Prison Guard Watches Savage Beating

PUBLISHED: 10:50 PM 12 Feb 2018

Prison Guard Watches 5 Inmates Beat Co-Worker, Attacked Guard Has Broken Neck

Two other guards rushed in to help but one just stood there.

A Rikers prison guard was brutally attacked by a gang of inmates and a fellow officer neglected to step in and help.

A corrections officer who was already sacrificing his safety by working with dangerous individuals underwent a violent attack the other day, and a fellow officer failed to jump in and fight the attackers. Other honorable officers commented that it was unacceptable that the “guy wouldn’t help.”

The 39-year old officer was on duty when five alleged Bloods gang members physically assaulted him suddenly, breaking his neck. The surveillance footage shows that the other officer in the room stood back and watched the assault, doing nothing to stop it. Despite the negligent officer’s actions or lack of, the union President defended him, saying, “I’m not gonna allow anyone to say my guys could have done more.” However, video footage clearly shows otherwise and that the attack was one of the “worst in years.”

The George Motchan Detention Center in the East Elmhurst neighborhood in New York on Rikers Island, where the attack occurred, was once a women’s prison but later became a men’s facility.

At around 6:30 P.M. on Saturday, an inmate, Steven Espinal, led other gang members, Devin Burns, Nazeem Francis, Eric Morris, and Samson Walston on an attack on the officer.

The victim and the bystander officer “were standing in a vestibule separating the day room and inmates’ cells.” For no apparent reason, Espinal entered the small room and punched the officer in the face, knocking him to the ground.

The four other men entered, where they continued to hit and kick the officer, in an unjust five-against-one fight. The other officer, who was standing behind a small table, only came from behind it after two other corrections officers entered to intervene.

He showed no sign of concern or response, and simply watched the attack occur.

When the other two officers arrived, they worked to detain the attackers, and one officer sprayed pepper spray at the altercation, stopping the fight.

The officer who was attacked survived the incident, but he sustained serious injuries including a broken neck and bleeding brain.

Upon investigation, it was discovered that the attack was personal, as the officer had reportedly written up one of the Bloods gang members, prompting five of them to seek revenge.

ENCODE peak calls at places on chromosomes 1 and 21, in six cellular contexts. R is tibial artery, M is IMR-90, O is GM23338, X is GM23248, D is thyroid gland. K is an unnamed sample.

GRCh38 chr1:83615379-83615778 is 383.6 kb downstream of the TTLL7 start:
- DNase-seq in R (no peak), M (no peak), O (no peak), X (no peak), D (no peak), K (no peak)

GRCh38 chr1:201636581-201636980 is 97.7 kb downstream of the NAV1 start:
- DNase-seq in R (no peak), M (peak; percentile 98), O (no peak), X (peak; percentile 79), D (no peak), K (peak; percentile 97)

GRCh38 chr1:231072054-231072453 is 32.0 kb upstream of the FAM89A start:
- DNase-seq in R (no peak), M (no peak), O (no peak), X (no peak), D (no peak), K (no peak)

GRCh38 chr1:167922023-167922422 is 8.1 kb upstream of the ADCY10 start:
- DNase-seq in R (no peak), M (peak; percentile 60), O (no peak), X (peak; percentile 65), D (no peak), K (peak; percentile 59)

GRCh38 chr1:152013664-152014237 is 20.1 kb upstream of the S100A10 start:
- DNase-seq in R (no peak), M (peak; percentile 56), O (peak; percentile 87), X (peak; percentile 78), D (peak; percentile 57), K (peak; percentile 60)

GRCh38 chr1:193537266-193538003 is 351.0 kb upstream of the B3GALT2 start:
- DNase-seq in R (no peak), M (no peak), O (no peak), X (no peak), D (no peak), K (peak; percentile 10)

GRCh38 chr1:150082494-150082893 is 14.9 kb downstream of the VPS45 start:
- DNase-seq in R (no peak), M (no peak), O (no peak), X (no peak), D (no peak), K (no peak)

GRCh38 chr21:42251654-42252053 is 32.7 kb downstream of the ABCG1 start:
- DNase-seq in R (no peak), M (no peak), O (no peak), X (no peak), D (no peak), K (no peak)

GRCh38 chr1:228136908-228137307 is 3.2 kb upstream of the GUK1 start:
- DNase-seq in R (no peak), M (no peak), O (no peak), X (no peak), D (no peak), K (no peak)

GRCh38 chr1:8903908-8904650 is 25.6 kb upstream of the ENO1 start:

An anonymous source and critic of the officer’s lack of action argued that all officers take an oath when entering the law enforcement field and upon seeing the footage, said, “There’s no reason to stand there for one second.”

However, correction-officers unions President Elias Husamudeen continued to defend the officer who witnessed the assault, despite it being called “one of the worst prison attacks in years.”

He then continued to say that “something has to be done” about protecting correction officers from these types of attack. He then blamed the current New York City Mayor, Bill de Blasio, who prevented the practice of “punitive segregation for inmates younger than 22.”

All five attackers are 21 or younger, “awaiting trials” for serious offenses including attempted murder.

However, Mayor De Blasio did visit the victim and promised to address the situation once again and determine a way to keep correctional officers safe while at work.

Even more unfortunate, is that the victim had only been working in the correctional system for about two years. He was “head of a bank” in Haiti prior to moving to the United States in 2007.

Charges for the attackers’ violent actions have not been determined, according to the Bronx district attorney’s office spokesperson, Patrice O’Shaughnessy.

Commissioner of the Department of Correction, Cynthia Brann insisted that the attackers would be punished accordingly, but that the primary focus was on the victim’s healing.

The victim’s cousin reported that the officer had expressed not feeling safe at work.

Husamudeen admitted that the officer was attacked for simply doing his job, and other inmates confirmed that the attack was planned.

It is obviously tragic that such a violent ordeal occurred, at the suffering of a corrections officer trying to enforce the law. It is arguably equally disturbing that another officer did not react and allowed the attackers to continue the unfair fight.

Whether he was somehow involved in the attack or just did not have the mental capacity and awareness to deal with the situation, the witnessing officer should arguably be investigated and possibly removed from his position, as he proved to be a danger to fellow officers.

If not combated, this type of behavior will be seen as acceptable, which will make potential corrections officers reconsider working in the prison system, as well as give dangerous inmates ideas about trying to use uncommitted officers to harm dedicated ones.

The officer is lucky to have survived the violent attack, and hopefully, this incident will result in safer working conditions. As the current situation stands, corrections officers have undeniably dangerous jobs at detention centers and should be more adequately protected against the perpetrators who they are working to keep safe and under control.